The squeeze of his hand knocked all the secrecy out of me. I closed my eyes, attempting to recapture it, but failed.
"It's about my mother." I peeked from beneath my lashes to gage his reaction. He was surprised, but looked intently on at me. "When I threatened those sievere with The Sea Lady, when I mentioned Una, when they backed away from me... it's all because Una, The Sea Lady, she is my mother." I snuck another look at him, but once again, he only appeared to be waiting for the rest of my story. I took a deep breath and continued. "Being the Sea Lady is a great responsibility, a responsibility that I would call a burden. A human would consider her our ruler, but it's more complex than that. She has no political power over any sievere, no power whatsoever. It is only that every sievere looks to her, and fears her all the same, because of her great power. She sees everything connected with the sea in any way. She will have known of the attack before it began, she will know of each visit I payed you, and she will know of this conversation. She is omniscient. And so becomes... well what you would call a god I suppose."
"So, your mother is a goddess?"
"No. She is only treated as one." There was ice in my voice and I felt it cut the air, but could not stop it before it caused the flinch in Destran's face. "I apologise. My mother and I are not on good terms."
"Well, like you, I am expected to take her role when she dies. And I do not want it."
"I hesitate to ask once more... why not?"
"Because. I do not want to be a slave to my people. I do not want to be adored and feared for a power which allows me to know every thing down to the very details of my own death before it happens. I do not want that knowledge."
"But it would allow you to prevent deaths, wars..."
"...NO!" My voice had raised and was slightly cracked. The others glanced over and I lowered my voice again. "It would not. I cannot alter a course that has been shown to me. All visions the Sea Lady sees are set in stone. They will not change."
"But surely nothing is set in stone? One action could change..."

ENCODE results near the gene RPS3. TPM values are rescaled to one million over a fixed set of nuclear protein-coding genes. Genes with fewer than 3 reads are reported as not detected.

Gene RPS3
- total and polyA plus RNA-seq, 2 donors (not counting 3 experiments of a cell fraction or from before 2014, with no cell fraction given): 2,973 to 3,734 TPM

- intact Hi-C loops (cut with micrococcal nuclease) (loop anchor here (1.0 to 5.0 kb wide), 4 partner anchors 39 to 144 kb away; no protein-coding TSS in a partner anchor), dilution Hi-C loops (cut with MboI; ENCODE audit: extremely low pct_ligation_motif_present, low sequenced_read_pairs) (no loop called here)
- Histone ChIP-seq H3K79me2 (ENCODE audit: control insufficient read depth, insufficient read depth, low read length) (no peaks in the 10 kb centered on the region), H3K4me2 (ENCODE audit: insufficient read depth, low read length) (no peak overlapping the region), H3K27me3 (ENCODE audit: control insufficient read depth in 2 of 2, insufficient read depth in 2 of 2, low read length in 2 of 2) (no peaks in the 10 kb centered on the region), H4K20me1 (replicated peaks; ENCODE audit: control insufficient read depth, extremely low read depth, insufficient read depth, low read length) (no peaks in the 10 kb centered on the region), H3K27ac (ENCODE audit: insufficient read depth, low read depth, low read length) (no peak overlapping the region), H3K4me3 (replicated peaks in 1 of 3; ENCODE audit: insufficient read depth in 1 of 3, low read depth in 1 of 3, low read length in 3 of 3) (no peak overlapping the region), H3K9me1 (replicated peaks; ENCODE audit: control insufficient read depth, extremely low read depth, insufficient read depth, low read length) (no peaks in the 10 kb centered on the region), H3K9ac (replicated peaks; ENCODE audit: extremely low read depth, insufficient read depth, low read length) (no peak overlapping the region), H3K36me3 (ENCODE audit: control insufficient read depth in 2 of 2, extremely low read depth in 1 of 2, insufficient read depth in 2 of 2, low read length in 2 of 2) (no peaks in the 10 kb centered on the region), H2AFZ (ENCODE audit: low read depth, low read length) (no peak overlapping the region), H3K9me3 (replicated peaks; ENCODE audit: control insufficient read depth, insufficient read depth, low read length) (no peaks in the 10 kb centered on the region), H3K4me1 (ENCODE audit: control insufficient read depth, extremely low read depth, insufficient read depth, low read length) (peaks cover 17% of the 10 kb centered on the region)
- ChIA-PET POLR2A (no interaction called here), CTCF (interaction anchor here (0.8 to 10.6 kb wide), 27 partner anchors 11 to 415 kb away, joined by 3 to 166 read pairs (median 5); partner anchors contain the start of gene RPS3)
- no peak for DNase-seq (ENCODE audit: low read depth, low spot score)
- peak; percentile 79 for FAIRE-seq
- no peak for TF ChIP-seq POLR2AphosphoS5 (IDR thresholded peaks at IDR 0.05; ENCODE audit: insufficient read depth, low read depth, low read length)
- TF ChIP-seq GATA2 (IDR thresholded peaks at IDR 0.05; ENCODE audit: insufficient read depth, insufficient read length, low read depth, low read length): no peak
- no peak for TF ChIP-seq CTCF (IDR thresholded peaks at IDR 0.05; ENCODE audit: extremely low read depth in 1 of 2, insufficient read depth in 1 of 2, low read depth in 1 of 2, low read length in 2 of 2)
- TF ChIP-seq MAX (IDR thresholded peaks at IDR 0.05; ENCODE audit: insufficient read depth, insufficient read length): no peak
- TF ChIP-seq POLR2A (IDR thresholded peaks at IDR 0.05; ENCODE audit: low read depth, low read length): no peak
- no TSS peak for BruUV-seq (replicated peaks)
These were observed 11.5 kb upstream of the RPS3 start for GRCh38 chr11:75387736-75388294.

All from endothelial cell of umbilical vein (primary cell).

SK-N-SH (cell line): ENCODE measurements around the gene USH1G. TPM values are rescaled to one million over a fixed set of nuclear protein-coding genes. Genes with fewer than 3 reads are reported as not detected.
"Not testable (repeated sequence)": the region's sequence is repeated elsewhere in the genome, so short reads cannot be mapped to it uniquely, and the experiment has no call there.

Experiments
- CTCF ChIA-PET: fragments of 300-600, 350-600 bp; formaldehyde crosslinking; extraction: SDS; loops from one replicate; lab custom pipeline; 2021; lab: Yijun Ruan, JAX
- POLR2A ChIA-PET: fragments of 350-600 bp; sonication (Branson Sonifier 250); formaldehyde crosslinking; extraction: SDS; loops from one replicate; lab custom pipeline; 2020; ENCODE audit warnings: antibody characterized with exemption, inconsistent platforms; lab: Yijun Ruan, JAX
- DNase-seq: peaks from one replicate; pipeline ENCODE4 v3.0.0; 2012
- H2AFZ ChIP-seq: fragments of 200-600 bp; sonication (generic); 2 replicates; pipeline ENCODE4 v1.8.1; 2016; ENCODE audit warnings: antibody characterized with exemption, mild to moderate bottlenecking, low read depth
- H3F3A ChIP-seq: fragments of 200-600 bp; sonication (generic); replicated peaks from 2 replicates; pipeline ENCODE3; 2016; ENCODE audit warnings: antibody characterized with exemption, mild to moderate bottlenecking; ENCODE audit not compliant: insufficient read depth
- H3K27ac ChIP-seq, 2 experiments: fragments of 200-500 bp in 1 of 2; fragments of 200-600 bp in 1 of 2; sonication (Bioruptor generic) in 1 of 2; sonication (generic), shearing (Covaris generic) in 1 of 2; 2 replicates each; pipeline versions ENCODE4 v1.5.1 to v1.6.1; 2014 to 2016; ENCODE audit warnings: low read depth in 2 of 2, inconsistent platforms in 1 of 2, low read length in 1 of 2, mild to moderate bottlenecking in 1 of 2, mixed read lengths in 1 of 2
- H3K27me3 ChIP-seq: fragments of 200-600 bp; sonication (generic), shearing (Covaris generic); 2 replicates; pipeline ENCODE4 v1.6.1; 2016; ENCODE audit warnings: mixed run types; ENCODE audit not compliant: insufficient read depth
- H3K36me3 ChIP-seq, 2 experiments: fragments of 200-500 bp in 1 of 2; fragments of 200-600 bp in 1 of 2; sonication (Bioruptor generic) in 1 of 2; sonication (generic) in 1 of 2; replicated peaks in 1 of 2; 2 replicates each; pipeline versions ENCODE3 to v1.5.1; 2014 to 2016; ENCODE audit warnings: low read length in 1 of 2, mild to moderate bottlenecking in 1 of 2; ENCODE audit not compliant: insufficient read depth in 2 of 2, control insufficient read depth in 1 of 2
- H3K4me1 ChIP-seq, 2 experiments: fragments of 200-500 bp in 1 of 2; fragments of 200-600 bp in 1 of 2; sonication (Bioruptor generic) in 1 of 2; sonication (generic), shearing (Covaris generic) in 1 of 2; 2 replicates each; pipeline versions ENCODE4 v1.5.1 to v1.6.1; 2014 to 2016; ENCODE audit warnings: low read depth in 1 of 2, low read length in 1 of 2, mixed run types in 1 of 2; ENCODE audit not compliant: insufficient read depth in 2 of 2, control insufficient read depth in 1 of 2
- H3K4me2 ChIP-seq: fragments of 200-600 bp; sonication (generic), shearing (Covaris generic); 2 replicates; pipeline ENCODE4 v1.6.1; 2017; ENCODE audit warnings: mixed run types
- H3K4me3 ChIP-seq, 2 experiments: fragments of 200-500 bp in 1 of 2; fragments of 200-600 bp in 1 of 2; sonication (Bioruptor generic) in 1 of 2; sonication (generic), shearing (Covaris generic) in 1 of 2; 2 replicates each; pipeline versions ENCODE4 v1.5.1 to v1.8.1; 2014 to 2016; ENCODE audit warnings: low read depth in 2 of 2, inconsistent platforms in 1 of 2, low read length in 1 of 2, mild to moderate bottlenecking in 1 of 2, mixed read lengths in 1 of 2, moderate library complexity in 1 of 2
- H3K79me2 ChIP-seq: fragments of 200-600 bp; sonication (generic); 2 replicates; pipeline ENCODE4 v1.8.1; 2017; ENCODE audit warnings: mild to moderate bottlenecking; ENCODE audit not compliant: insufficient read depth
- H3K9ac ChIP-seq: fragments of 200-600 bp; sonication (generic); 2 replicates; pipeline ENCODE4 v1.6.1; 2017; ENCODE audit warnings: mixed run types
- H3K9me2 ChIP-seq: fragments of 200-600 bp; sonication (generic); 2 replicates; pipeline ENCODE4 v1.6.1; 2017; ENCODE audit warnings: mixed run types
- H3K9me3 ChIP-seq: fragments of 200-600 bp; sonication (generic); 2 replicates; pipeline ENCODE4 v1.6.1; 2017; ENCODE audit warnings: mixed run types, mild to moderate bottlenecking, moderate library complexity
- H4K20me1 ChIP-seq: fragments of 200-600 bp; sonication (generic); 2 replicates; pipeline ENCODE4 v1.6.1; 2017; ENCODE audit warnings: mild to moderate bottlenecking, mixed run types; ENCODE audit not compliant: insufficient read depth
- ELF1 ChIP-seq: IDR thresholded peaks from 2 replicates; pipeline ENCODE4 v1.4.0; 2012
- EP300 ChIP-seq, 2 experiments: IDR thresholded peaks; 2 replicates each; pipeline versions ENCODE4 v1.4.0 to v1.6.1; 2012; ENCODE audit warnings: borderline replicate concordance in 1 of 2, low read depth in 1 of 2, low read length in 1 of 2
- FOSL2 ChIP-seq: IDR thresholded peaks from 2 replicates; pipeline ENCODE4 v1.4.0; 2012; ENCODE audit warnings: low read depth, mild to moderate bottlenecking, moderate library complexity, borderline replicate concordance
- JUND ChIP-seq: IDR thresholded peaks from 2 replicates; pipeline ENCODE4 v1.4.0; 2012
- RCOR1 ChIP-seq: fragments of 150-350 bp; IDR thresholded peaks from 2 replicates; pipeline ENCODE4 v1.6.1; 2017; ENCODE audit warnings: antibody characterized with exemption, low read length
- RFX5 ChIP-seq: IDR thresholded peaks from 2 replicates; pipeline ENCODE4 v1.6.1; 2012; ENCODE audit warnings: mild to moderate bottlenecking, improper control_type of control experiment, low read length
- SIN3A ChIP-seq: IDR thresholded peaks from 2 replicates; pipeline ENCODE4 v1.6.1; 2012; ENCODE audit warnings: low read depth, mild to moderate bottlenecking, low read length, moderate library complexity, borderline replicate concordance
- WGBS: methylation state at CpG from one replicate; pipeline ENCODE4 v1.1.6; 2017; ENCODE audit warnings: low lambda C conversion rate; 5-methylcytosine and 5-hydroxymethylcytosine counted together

"If that were so, why did she let the boat that carried her daughter and her friends be attacked? Why did she allow Levina to bring the Vandrial? Why did she allow me to..." I saw the concern in Destran's eyes and knew I must look wild as I struggled to hold in the words that would have burst from my lips then. His hand tightened on mine.
"So your mother and you do not get on because she wishes you to follow in her footsteps? Can you not refuse?"
"If I had a sister, she could take on the role. But I have no sibling, and therefore the role falls to me."
"Why can't any sievere take the role?"
"I am a direct descendent of Kalia, the sievere who fell in love with a human and started the place you call Trephin? When she returned to the sea, and that human dived in after her, they created a child of the water, a sievere, who had a great knowledge of both sea and land. Since she mated with a sievere, her children lost the ability to see the future of the land, and from then, a female of that line has taken the role of The Sea Lady, to tell the future of all things connected with the ocean."
Destran considered this for a moment, staring out at the waves and the setting sun. I was content to just stay by his side and watch the view too, until he spoke.
"Perhaps it will not be so bad..."
I felt the anger inside me reach my eyes again.
"Don't." I spat sharply, before apologising once again and cupping his face briefly. "My mother has no time for me. She is the servant of her people, and I am just another in the crowd. I have never had any time with her, to just be mother and daughter. I do not want that, for my children, for my mate. I want to be there, watch them grown, spend every minute I can with them until I have to release them to their own lives. My mother only began to take an interest in me when I had reached a stage where I no longer wanted a mother to fuss over me. I want my children to know I love them for their entire life."
Destran seemed lost for words after this tender speech, so I simply turned my head back to the waves and considered the subject we had touched on earlier. The song. If he was hearing it still, it meant I had touched some part of him he had not discovered yet. And that meant that I would have to be even more careful around him, in case he were to develop emotions that were not supposed to be there, and only existed because of the song.
I was afraid that my speech about children and my mother would have helped that along.